Drugs Pollute The Water We Drink
You think you are the person who pollutes the planet the least. You try to avoid plastics, recycle the cardboard and share an Insta Stories every Friday to make people aware. You buy local and you take a house bag to not use a plastic one.
Another Friday comes – you go out to party. The next morning you take ibuprofen, without thinking that the triad of ibuprofen, cocaine and heroin is the dangerous cocktail that pollutes our rivers.
The experts have warned that we must consider the "emerging contaminants" in drinking water, the drugs. You still think that "you are doing well", that you have fulfilled your part and your sustainable quota is settled. Now your environmental cricket nugget will tell you how the drugs you consume are destroying the planet.
Our bodies only metabolize a part of the drugs we consume. This study by Harvard University demonstrates the adverse effects that these substances may have that are excreted through feces, urine and sweat and that end up in drains and surface waters.
When you use drugs and go to the bathroom, showers or loo, you are releasing a few pollutants and contaminants that passes sewage treatment plants because they are difficult to screen.
But there is also drugs that end up directly in the sea because drug traffickers hide them there to get rid of it. Not to mention the amount of gases and waste resulting from cutting and making synthetic drugs.
The current treatment plants were designed to eliminate organic matter and pathogens and although they do stop some substances, they are not designed to eliminate substances of such low concentration. If these pollutants continue to accumulate in the long term, they may end up affecting the health of rivers and their ecosystems.
The problem of drugs in water is nothing new. Already in 2006, a study conducted by the UB on the River showed that in the areas near the mouth the river carried daily loads between 1 and 15 grams of cocaine, 1 to 8 grams of ecstasy and 0.08 to 4 grams of amphetamine. The same study showed that during the holiday period, both summer and Christmas, a higher concentration of drugs in the water had been observed.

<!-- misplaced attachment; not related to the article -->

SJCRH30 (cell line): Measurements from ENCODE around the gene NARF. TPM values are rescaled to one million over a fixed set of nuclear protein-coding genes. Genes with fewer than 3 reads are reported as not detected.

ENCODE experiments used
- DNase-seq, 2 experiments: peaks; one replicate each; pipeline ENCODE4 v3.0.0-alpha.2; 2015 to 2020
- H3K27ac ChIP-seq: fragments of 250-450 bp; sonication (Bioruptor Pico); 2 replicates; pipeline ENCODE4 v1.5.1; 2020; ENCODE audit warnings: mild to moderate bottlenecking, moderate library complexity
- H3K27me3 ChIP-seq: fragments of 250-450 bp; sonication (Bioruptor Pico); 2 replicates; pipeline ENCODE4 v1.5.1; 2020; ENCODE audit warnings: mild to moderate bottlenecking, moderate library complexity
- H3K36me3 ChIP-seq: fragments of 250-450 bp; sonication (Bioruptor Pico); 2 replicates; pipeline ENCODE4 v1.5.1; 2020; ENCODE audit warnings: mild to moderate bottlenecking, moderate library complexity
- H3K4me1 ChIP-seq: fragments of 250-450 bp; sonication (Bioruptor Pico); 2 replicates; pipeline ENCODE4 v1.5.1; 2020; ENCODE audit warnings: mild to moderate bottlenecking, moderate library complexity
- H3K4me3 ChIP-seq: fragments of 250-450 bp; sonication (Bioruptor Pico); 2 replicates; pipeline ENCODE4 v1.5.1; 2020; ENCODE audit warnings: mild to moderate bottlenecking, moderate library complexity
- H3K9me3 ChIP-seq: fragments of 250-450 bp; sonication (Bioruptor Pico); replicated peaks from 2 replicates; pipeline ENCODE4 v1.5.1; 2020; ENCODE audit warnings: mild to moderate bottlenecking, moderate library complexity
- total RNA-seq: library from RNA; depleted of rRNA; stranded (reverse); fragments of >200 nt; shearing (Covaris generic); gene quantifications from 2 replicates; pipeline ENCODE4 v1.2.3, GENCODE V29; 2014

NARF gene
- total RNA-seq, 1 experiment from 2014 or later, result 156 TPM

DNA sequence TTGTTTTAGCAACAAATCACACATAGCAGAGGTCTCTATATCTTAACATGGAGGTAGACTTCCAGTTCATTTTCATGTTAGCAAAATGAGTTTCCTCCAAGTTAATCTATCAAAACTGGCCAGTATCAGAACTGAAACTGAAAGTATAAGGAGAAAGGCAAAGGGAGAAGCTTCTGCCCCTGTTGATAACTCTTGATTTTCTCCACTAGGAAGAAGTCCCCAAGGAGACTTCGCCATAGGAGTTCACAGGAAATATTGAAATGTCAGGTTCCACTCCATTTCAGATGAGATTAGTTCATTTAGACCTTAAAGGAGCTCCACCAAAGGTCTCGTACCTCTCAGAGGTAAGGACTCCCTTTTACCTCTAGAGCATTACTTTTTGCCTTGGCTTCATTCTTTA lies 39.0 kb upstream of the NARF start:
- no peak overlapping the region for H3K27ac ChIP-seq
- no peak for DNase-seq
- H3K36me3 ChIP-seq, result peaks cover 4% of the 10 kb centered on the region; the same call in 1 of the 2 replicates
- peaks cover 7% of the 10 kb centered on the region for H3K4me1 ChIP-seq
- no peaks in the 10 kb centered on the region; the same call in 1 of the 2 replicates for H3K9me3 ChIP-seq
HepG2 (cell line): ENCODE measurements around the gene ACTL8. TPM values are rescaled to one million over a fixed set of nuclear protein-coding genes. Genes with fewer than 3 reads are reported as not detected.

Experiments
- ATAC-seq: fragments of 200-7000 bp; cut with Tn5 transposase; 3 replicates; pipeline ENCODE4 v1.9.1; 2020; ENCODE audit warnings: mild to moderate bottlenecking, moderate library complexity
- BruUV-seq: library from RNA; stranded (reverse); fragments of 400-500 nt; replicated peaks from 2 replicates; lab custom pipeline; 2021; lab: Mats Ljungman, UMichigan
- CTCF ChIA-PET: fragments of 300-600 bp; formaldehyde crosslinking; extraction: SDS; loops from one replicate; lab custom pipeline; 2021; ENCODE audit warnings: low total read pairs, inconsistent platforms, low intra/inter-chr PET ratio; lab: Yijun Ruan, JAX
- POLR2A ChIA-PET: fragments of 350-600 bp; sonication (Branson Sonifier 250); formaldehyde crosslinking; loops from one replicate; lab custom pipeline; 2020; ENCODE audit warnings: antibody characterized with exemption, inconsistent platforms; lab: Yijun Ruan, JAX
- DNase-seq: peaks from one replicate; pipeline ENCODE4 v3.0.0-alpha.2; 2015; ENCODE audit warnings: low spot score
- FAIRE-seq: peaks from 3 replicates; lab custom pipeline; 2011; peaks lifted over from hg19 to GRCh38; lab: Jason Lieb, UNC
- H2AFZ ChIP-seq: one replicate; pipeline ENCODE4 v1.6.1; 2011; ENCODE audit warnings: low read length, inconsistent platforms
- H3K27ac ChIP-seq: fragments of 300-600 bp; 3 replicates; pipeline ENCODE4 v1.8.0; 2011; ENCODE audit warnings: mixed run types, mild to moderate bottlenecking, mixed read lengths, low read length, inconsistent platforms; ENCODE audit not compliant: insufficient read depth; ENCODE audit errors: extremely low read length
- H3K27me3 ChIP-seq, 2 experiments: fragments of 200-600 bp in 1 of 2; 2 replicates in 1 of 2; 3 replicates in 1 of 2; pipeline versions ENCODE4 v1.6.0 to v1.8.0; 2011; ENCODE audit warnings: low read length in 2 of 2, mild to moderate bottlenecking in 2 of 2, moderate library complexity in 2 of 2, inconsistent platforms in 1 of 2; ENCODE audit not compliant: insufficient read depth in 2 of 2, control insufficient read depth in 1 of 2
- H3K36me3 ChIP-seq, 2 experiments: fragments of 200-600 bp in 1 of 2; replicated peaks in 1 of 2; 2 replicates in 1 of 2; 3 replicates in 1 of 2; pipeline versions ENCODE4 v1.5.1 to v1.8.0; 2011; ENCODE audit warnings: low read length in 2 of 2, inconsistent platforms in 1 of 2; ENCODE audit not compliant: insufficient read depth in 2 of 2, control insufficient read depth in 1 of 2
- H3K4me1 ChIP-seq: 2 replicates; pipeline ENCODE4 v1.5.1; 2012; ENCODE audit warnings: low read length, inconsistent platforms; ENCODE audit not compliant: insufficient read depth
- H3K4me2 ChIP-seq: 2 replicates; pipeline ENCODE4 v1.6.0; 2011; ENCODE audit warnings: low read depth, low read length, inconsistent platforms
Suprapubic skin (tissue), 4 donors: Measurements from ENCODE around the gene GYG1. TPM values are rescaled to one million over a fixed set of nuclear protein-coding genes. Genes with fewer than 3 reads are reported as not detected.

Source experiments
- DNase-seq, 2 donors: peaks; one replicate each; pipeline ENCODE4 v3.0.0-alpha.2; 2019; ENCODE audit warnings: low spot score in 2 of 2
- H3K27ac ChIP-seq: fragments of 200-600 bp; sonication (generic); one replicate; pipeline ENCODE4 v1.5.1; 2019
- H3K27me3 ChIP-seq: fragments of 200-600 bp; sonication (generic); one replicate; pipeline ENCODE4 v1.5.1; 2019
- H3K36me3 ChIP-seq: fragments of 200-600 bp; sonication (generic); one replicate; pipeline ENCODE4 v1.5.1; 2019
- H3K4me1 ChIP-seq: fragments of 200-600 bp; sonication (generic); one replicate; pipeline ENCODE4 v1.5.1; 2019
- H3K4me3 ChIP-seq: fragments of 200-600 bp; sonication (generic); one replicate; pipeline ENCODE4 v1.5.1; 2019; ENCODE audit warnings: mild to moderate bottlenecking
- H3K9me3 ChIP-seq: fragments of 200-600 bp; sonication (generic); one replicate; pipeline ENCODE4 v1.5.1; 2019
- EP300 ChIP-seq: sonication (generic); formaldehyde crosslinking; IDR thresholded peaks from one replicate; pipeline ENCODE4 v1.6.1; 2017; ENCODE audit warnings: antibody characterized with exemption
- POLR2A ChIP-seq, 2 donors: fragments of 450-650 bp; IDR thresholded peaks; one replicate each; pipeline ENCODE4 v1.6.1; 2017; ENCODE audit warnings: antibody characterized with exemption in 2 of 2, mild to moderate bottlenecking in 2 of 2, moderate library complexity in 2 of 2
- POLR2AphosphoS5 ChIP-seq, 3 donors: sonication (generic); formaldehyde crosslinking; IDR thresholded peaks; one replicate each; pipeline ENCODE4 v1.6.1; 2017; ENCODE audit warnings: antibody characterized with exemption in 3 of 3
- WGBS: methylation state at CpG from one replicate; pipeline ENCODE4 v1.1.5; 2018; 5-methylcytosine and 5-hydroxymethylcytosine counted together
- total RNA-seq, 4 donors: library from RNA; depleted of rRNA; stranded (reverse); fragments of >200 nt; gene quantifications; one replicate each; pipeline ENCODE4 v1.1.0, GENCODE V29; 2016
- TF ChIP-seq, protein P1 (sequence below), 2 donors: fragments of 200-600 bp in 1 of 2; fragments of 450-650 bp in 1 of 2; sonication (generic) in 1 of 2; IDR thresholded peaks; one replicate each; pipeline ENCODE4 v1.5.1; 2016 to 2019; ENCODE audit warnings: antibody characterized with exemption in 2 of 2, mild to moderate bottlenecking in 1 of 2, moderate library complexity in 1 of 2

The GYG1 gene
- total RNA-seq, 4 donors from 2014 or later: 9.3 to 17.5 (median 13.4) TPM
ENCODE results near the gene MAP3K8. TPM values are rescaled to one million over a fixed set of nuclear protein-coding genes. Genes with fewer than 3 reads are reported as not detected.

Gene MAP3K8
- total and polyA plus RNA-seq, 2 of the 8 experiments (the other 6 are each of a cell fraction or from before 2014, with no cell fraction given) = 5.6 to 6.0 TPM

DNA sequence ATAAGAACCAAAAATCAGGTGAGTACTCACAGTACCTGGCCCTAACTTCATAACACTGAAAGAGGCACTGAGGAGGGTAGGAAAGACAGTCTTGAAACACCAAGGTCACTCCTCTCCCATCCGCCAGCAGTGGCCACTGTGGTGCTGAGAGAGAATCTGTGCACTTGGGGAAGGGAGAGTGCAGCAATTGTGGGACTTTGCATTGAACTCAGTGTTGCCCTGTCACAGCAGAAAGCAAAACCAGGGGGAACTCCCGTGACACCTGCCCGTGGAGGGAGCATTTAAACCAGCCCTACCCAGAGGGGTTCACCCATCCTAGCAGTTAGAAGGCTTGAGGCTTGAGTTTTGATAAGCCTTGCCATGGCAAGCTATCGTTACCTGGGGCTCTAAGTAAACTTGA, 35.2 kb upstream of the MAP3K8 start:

In 2011, a study highlighted the presence of drugs in the underground waters and found unmetabolized cocaine in several wells, in addition to other substances such as opiates, amphetamines or benzodiazepines.
From the IMDEA, some of the treatment plants in different regions have been studied – it has been concluded that there is enormous variability in the concentration levels of these substances between some treatment plants and others depending on the area.
The problem is that all these elements can seriously affect marine flora and fauna and rebound our health. The remains of cocaine and ketamine found in prawns in the United Kingdom and the hyperactivity of the Thames eels because of cocaine show that the problem of drug contamination would have reached the animals, altering their behavior.
This is a global problem that is catching up as environmental sensitivities increase. In several European countries, such as in France or Germany, the subject has been investigated to find a possible solution, but so far, we don’t have any.
Not only recreational drugs pose a high risk to the environment – the percentage is relatively small compared to other chemical pollutants that end up in the water and contribute to the destruction of our planet.
Some of the drugs that we usually use and that would most affect the environment would be the consumption of antibiotics, antidepressants, hormones (estrogen, progesterone or testosterone) or analgesics. Other substances such as caffeine, face or body creams or perfumes also potentially contaminate the waters of rivers and seas.